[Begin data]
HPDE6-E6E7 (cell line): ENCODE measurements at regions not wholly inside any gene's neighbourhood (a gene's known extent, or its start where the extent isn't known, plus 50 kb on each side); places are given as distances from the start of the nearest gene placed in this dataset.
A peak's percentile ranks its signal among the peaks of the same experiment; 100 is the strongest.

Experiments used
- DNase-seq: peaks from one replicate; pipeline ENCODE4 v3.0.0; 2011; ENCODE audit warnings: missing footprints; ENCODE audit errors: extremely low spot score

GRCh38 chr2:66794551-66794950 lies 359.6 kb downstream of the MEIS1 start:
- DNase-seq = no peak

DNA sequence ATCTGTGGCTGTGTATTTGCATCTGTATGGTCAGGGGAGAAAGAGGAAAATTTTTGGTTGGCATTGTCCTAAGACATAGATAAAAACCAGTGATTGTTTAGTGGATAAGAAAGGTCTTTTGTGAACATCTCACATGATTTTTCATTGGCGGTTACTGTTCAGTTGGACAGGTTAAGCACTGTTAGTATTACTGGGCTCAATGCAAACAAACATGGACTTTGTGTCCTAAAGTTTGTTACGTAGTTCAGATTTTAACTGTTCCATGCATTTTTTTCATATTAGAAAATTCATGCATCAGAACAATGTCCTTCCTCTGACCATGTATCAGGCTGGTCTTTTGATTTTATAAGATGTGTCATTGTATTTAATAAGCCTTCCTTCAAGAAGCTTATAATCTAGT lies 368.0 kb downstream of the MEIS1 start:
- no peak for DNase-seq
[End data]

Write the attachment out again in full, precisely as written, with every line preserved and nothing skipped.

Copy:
HPDE6-E6E7 (cell line): ENCODE measurements at regions not wholly inside any gene's neighbourhood (a gene's known extent, or its start where the extent isn't known, plus 50 kb on each side); places are given as distances from the start of the nearest gene placed in this dataset.
A peak's percentile ranks its signal among the peaks of the same experiment; 100 is the strongest.

Experiments used
- DNase-seq: peaks from one replicate; pipeline ENCODE4 v3.0.0; 2011; ENCODE audit warnings: missing footprints; ENCODE audit errors: extremely low spot score

GRCh38 chr2:66794551-66794950 lies 359.6 kb downstream of the MEIS1 start:
- DNase-seq = no peak

DNA sequence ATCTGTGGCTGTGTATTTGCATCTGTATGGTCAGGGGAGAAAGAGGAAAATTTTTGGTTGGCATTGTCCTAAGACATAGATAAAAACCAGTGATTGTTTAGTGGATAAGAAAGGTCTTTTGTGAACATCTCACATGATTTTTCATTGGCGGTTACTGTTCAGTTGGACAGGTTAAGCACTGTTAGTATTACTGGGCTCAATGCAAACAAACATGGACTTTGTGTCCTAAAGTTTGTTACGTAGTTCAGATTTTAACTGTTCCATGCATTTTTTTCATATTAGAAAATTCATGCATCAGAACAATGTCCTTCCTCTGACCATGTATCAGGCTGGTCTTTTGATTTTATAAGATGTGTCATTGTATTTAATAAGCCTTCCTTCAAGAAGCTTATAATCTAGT lies 368.0 kb downstream of the MEIS1 start:
- no peak for DNase-seq